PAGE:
Nevertheless, Godard chose his own path and stuck with it, accepting only that bare minimum of BS that one must accept in order to make movies while ignoring, downplaying or actively grousing about the rest. Godard doesn't go along to get along. He pisses everyone off. You don't see Godard at ribbon-cutting ceremonies or appearing regularly on French talk shows or reality programs or being interviewed by bloggers. He doesn't have a Facebook page or a Twitter account. His last theatrical feature, 2005's "Notre Music," was shot on 35mm film, in the old-fashioned, squarish, 4 x 3 format, the format Godard first used when he was starting out as a director in the late 1950s.
And when the academy tells him he's won an award, you don't instantly see his face on CNN or the Sundance Channel. In fact, it takes a while for the institution that voted him the award to figure out if he even knows about it, and whether he's decided to show up and accept it in person or send Sacheen Littlefeather.
I love this. Normally the academy says, "Jump," and almost any director alive says, "How high?" Godard can't be bothered. In fact he can't be found. Whatever one thinks of his output -- and I've found something to like or dislike in every phase of his long career -- there's something heartening, perhaps inspirational, in his blasé refusal to do things according to the memo. He's too old for that -- too Godard for that.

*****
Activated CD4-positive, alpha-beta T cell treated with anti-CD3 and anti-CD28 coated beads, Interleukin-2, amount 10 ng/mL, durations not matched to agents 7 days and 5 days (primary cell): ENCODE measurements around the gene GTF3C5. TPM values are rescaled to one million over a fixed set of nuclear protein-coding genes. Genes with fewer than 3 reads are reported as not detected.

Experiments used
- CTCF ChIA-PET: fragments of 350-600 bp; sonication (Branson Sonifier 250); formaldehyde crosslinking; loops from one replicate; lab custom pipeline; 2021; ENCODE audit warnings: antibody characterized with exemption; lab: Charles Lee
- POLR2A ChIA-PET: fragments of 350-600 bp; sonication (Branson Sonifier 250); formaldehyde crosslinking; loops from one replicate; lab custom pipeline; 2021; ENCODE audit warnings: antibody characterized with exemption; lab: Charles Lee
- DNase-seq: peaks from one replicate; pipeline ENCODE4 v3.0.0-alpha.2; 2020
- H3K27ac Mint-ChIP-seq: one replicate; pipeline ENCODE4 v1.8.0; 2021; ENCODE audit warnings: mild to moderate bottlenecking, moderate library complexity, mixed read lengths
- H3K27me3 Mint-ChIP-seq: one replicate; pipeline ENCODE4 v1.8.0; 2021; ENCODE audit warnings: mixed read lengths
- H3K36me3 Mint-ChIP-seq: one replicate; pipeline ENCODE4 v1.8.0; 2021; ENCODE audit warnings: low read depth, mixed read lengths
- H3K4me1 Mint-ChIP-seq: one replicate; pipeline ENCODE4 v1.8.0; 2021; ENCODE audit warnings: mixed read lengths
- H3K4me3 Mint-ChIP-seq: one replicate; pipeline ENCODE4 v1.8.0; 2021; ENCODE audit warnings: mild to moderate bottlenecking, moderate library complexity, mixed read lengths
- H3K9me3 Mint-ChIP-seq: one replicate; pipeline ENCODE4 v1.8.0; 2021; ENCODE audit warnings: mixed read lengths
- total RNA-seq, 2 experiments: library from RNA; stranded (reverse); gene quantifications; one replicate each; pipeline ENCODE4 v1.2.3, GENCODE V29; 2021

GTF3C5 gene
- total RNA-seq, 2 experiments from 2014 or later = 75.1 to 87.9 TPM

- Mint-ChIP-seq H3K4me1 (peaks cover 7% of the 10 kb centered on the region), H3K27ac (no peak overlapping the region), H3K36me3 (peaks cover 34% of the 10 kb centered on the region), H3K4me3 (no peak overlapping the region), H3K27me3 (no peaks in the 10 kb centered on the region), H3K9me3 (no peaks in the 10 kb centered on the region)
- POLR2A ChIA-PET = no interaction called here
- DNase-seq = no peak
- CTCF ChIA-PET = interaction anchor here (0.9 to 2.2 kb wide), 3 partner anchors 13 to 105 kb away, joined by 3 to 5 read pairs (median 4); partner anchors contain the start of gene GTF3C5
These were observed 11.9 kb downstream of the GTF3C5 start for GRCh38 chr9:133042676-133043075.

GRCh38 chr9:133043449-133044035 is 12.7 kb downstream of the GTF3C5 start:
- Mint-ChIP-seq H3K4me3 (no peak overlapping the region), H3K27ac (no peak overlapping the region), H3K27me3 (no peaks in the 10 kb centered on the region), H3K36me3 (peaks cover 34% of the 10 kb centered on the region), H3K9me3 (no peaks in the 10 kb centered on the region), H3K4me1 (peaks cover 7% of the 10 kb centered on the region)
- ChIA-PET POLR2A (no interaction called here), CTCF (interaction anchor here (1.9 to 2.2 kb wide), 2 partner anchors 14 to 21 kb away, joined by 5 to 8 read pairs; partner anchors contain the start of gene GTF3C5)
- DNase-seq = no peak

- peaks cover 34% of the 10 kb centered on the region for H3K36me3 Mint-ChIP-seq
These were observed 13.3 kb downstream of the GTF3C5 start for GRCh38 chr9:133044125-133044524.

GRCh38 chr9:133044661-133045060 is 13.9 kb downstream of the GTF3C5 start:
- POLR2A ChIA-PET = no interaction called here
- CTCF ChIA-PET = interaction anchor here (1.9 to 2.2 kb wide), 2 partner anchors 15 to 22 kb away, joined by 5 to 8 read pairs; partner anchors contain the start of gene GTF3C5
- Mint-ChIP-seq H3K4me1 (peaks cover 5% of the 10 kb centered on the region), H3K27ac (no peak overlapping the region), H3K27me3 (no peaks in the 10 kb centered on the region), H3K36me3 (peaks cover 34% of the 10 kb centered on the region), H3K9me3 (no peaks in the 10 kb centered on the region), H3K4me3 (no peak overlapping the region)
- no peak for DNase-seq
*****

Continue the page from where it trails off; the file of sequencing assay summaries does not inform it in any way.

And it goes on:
There aren't many directors like him. One is Terrence Malick, who has made exactly four films since 1973, and who reportedly (you have to say "reportedly" because Malick himself never talks to the press) won't deliver his fifth movie, the epic family drama "Tree of Life," this fall as originally promised (by the studio, not by Malick) because ... well, nobody quite knows why. Apparently because the director feels it's not done yet. That sort of rationale doesn't normally fly no matter who uses it, but somehow Malick gets away with it, just as he got away with casting George Clooney in his 1998 film "The Thin Red Line" and cutting his part down to just one scene. If more filmmakers were as "eccentric" and "difficult" as Godard and Malick, there would be a lot more art in movies and a lot less naked shilling. Or at the very least, movies would be less predictable, less deserving of being called "product."
And what about you, reader? Right now you're probably reading this with two or three other windows open on your computer screen and your cellphone on. When a new e-mail or phone call or text message comes in, maybe you hear a little noise, a "ding," like the bell that made Pavlov's dog's ears perk up. And you look to see who's trying to reach you and what it's about. Maybe you answer immediately, maybe you wait, but you always pay attention because you feel like you're missing out on something, and on some level you're terrified that the world's going to stop turning if you're not on top of it all. Godard could not care less. The world keeps turning. I bet he's sitting in a park right now, reading Le Monde and smoking his fourth cigar of the day.